I decided in Canada in 2010 that bike touring is a perfect way to travel – fast enough to cover useful distance but slow enough to see the critters, ponder the late afternoon shadows and understand the terrain. You can’t miss hills if you ride them.
It’s a human scale; you’re part of the landscape rather than observing it like a specimen behind glass.
On a bike you’re open to the elements, but also open to approach. After riding home from Perth in August/September with Canadian friend Jan, I’m coming to suspect it’s an effect amplified for women. Perhaps we’re not very scary or people are politely checking we’re OK.
The kids who approach aren’t keeping an eye out for us, of course. They just want to talk about their bike, what you’re doing, where you’ve come from and where you’re going. Bikes connect – surely a powerful thing.
In any event, I apparently did mention the idea of riding the Nullarbor to Jan on that trip to the Canadian Arctic in 2010. I hadn’t got much further.
Amongst the New Year email catch-ups I ran it past Jan in a throwaway line asking if she’d like to come. I didn’t expect for a moment she would, so I was amazed and delighted that she said yes.
It was the impetus I needed to start planning in detail – itinerary, timing, daily distances, food and water.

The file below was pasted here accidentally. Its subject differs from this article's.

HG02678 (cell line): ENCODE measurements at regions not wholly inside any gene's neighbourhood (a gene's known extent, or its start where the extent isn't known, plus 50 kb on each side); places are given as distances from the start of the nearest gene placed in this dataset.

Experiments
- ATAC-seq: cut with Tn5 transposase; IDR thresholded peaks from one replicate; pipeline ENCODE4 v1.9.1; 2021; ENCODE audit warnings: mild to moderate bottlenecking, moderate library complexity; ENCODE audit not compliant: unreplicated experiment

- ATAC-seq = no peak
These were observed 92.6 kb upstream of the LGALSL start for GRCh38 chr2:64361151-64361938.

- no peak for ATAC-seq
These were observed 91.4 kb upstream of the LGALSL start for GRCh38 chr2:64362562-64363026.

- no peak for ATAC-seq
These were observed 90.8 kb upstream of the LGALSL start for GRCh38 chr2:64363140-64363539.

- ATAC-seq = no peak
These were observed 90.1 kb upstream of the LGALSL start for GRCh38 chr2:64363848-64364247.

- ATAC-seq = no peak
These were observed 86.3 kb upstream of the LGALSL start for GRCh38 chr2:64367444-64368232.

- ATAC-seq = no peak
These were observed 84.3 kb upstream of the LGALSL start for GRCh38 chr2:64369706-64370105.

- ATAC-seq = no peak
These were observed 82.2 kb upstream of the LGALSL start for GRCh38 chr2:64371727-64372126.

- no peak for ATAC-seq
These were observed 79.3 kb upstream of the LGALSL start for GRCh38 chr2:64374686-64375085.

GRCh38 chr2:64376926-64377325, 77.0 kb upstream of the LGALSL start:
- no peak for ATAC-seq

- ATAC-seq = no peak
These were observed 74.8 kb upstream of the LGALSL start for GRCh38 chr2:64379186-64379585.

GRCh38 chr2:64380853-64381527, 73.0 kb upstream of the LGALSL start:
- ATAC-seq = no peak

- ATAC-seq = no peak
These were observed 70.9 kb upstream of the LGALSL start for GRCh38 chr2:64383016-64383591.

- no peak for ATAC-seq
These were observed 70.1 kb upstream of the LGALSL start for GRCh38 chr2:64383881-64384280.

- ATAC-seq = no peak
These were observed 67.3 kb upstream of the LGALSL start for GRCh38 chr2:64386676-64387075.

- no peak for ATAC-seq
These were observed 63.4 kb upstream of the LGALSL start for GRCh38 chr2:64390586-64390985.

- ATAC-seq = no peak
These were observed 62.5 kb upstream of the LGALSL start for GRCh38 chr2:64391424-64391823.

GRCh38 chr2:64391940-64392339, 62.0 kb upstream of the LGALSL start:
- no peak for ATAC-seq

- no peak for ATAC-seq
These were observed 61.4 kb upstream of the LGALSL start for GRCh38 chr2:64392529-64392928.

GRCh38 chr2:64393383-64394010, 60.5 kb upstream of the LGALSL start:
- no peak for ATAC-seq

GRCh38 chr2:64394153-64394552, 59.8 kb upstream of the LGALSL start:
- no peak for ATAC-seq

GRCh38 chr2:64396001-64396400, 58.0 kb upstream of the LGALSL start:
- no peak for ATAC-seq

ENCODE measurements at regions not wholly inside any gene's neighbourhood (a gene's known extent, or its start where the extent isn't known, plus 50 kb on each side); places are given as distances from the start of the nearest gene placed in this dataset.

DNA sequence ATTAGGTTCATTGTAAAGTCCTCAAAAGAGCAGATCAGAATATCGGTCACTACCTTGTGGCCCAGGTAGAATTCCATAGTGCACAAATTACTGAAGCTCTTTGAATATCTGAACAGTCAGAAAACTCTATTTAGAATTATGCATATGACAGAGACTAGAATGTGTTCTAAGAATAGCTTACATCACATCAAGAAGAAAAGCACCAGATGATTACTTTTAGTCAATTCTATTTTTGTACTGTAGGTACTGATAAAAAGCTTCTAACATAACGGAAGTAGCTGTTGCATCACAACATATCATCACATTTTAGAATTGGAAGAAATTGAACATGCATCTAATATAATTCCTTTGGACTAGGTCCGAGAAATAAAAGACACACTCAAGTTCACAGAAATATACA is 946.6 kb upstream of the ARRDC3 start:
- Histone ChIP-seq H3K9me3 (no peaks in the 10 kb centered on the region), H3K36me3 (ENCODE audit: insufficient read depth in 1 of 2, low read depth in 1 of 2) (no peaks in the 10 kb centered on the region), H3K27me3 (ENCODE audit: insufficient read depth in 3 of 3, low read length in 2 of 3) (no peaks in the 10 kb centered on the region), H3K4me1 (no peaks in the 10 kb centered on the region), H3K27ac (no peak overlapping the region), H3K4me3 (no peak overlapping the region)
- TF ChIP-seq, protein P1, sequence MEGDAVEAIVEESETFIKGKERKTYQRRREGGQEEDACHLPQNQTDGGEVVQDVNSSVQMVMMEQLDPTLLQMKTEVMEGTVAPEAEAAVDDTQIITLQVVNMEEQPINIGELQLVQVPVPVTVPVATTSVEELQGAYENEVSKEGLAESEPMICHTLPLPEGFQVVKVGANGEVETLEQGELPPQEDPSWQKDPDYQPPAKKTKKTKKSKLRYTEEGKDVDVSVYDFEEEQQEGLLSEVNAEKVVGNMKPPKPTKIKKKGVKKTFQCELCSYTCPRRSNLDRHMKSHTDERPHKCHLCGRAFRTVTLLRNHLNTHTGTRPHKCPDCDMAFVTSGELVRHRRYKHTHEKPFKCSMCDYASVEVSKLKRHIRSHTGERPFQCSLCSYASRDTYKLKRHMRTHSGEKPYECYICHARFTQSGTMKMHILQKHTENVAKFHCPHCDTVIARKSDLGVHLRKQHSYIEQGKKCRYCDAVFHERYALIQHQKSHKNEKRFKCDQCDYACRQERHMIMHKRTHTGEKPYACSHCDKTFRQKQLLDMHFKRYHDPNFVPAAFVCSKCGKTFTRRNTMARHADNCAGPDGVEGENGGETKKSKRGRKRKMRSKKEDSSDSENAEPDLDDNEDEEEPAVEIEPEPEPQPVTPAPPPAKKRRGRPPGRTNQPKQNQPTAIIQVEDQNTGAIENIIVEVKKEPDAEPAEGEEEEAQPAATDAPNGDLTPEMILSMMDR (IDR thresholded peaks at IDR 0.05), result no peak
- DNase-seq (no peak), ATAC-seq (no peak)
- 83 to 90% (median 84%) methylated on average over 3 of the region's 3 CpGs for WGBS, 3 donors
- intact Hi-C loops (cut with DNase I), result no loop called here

We quietly decided the goal would be Melbourne but we could bail at Adelaide if wind, rain, health or mechanicals intervened. We knew we could cover 100 km a day on dirt but the wind would be a bigger factor fully loaded on this route than in Canada.
We could spare five weeks plus some travelling time. The plan was Perth to Wave Rock through the Western Australian wheat belt and on to Norseman via 260 km of dirt. Then a couple of rest days visiting Kalgoorlie and Lake Ballard, before the trip east to Ceduna. There, we’d leave the Eyre Highway for the quieter Eyre Peninsula and a ferry across Spencer Gulf before turning south to Adelaide. And from Adelaide we’d head home via the Coorong and Great Ocean Road.
And that’s how it turned out.
The ride report is split into roughly weekly chunks …
In total we covered nearly 3400 km over 32 riding days (36 total), averaging a bit over 100 km a day.
I’m forever grateful to have shared it with Jan. Her acute observations meant I saw the country through Canadian eyes as well as Australian, which was all the more interesting. Her sense of humour never faltered so it was great fun as well.
A trip within reach of anyone with reasonable fitness, some preparation, and a bike …